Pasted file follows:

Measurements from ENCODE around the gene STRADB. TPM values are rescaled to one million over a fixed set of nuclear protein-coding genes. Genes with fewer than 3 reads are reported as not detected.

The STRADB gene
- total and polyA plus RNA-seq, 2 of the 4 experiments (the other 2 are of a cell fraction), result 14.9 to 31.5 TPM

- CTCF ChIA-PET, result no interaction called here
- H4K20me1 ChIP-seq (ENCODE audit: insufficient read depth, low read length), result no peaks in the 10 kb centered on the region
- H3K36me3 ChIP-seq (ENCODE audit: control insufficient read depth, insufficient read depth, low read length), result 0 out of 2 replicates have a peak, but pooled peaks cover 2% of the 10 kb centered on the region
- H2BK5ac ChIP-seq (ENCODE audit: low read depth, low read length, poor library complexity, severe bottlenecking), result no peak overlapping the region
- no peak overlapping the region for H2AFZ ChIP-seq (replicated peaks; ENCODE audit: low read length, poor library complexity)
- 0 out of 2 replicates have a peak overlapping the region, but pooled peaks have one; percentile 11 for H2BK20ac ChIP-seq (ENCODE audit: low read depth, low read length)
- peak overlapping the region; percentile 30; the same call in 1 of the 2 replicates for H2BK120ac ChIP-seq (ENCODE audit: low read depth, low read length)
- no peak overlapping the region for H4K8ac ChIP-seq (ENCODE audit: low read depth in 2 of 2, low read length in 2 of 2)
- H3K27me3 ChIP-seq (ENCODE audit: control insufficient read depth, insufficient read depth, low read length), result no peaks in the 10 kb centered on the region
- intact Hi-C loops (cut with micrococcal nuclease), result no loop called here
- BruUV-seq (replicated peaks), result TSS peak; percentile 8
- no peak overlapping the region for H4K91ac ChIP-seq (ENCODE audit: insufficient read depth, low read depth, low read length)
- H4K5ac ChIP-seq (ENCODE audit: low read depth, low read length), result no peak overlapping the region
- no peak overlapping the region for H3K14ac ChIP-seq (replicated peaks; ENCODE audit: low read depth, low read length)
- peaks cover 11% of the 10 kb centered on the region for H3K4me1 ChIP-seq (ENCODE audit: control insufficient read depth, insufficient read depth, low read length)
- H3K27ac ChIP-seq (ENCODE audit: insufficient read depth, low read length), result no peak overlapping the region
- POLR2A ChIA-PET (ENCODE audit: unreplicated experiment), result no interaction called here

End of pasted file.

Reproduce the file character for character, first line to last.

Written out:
Measurements from ENCODE around the gene STRADB. TPM values are rescaled to one million over a fixed set of nuclear protein-coding genes. Genes with fewer than 3 reads are reported as not detected.

The STRADB gene
- total and polyA plus RNA-seq, 2 of the 4 experiments (the other 2 are of a cell fraction), result 14.9 to 31.5 TPM

- CTCF ChIA-PET, result no interaction called here
- H4K20me1 ChIP-seq (ENCODE audit: insufficient read depth, low read length), result no peaks in the 10 kb centered on the region
- H3K36me3 ChIP-seq (ENCODE audit: control insufficient read depth, insufficient read depth, low read length), result 0 out of 2 replicates have a peak, but pooled peaks cover 2% of the 10 kb centered on the region
- H2BK5ac ChIP-seq (ENCODE audit: low read depth, low read length, poor library complexity, severe bottlenecking), result no peak overlapping the region
- no peak overlapping the region for H2AFZ ChIP-seq (replicated peaks; ENCODE audit: low read length, poor library complexity)
- 0 out of 2 replicates have a peak overlapping the region, but pooled peaks have one; percentile 11 for H2BK20ac ChIP-seq (ENCODE audit: low read depth, low read length)
- peak overlapping the region; percentile 30; the same call in 1 of the 2 replicates for H2BK120ac ChIP-seq (ENCODE audit: low read depth, low read length)
- no peak overlapping the region for H4K8ac ChIP-seq (ENCODE audit: low read depth in 2 of 2, low read length in 2 of 2)
- H3K27me3 ChIP-seq (ENCODE audit: control insufficient read depth, insufficient read depth, low read length), result no peaks in the 10 kb centered on the region
- intact Hi-C loops (cut with micrococcal nuclease), result no loop called here
- BruUV-seq (replicated peaks), result TSS peak; percentile 8
- no peak overlapping the region for H4K91ac ChIP-seq (ENCODE audit: insufficient read depth, low read depth, low read length)
- H4K5ac ChIP-seq (ENCODE audit: low read depth, low read length), result no peak overlapping the region
- no peak overlapping the region for H3K14ac ChIP-seq (replicated peaks; ENCODE audit: low read depth, low read length)
- peaks cover 11% of the 10 kb centered on the region for H3K4me1 ChIP-seq (ENCODE audit: control insufficient read depth, insufficient read depth, low read length)
- H3K27ac ChIP-seq (ENCODE audit: insufficient read depth, low read length), result no peak overlapping the region
- POLR2A ChIA-PET (ENCODE audit: unreplicated experiment), result no interaction called here